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  • Mariam Hakim

    Mariam Hakim asked in Social Sciences 8th Jan '13:

    In extreme forms of domestic violence, both in general and in the case of honour killings in some parts of the world in particular, where violence against women especially girls is perpetuated, sanctioned, and often watched by the relatives of the victim; why would parents, that were born with the basic instinct of nurturing and protecting their children at all costs, turn upon them and proceed to kill them in the most horrific ways? What are the forces that override this basic instinct?

    Keith Dobson replied 25th Feb '13:

    Reflections on the Practice of Honour Killings

    This issue deals with the complex interplay between personal and collective moral rights. An absolute position is difficult to sustain, given the variation in moral values in different countries in the world.

    Honour killings, in which a family or social group takes part in the punishment and potential murder of children (or other individuals), are naturally abhorrent in most parts of the world. The practice seems to fly in the face of normal instincts to care for, love, nurture and develop one’s children.  Also, for many people in the world, the notion that any individual’s life is or should be subservient to a moral ideal or principle, is simply wrong.  Indeed, in some countries even capital punishment is either forbidden or strictly controlled.

    The part of the world that views honour killings as morally flawed, however, is also those parts of the world were ideas related to individual rights, democracy and personal freedom are valued.  In such societies the idea that an individual’s rights, or even their life, must be held to a higher standard does not make sense.  However, in those societies where honour killings are practiced, the dominant beliefs relate to the virtue of the collective over the individual, and principles or values which supersede the individual. In such parts of the world, the value of the person can indeed be seen to be less important than the moral principle, and honour in service of the principle can demand severe sanctions or even death.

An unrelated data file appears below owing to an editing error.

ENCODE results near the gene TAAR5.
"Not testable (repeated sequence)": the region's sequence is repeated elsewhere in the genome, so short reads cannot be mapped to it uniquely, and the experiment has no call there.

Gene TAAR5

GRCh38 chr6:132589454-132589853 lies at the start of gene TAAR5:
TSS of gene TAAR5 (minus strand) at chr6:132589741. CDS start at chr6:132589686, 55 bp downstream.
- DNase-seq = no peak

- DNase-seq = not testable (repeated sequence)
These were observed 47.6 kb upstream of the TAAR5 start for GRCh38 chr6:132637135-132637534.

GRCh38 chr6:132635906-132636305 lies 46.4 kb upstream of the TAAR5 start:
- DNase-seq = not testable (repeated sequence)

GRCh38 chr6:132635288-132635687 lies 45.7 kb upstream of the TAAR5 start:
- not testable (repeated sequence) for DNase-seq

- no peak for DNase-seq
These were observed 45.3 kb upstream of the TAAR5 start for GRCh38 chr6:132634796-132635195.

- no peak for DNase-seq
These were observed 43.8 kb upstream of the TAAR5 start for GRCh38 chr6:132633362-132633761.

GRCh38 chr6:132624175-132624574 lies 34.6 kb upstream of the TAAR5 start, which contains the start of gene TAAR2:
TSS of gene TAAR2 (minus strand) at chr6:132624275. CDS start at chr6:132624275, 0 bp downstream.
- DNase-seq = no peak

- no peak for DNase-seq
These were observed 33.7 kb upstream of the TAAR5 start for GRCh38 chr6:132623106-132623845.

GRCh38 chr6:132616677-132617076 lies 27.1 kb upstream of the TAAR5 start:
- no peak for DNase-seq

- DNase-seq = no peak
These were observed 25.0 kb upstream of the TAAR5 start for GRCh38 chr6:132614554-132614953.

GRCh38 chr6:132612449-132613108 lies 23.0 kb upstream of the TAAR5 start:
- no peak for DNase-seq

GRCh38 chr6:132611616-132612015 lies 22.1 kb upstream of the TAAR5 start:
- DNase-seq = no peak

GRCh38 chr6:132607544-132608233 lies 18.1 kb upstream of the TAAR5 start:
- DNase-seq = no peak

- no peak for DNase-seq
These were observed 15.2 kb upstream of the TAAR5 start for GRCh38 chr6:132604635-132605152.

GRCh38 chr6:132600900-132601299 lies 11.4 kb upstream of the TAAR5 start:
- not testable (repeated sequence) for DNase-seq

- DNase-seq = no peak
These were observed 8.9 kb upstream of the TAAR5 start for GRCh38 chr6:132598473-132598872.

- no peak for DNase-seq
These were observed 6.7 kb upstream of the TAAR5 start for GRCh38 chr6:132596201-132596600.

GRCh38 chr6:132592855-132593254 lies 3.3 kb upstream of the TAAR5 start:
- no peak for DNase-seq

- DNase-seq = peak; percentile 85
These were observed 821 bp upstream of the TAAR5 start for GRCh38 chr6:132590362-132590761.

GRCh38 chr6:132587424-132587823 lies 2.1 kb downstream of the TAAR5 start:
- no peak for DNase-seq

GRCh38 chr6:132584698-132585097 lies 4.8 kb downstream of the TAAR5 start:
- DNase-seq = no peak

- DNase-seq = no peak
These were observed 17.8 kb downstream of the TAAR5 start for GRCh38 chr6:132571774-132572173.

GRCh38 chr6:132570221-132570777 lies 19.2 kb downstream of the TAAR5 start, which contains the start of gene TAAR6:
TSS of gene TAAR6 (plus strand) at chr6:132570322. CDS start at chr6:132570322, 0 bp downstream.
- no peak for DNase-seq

I was born, raised and live in Canada, which has adopted the United Nations Universal Declaration of Human Rights which states, among other articles that “Everyone has the right to life, liberty and security of person.”  My country has also adopted a strong Charter of Rights and Freedoms to protect individuals.  Even in Canada, however, personal rights are not absolute, and are subject to such limitations as the state deems necessary to preserve a “free and just society”.  Thus, even in highly individualized and democratic societies such as Canada, there is a higher moral and social order which must be preserved above the individual.

    Moral absolutism is a dangerous position to take, whatever the position.  While I do not personally condone honour killings (nor indeed do I condone capital punishment), I can appreciate the value system that would lead people in other parts of the world to justify this position from a moral perspective. In the same way that would invite others in the world not to condemn my beliefs or practices, I would extend the same courtesy to others.

    Keith Dobson, Ph.D.
    February 7, 2013

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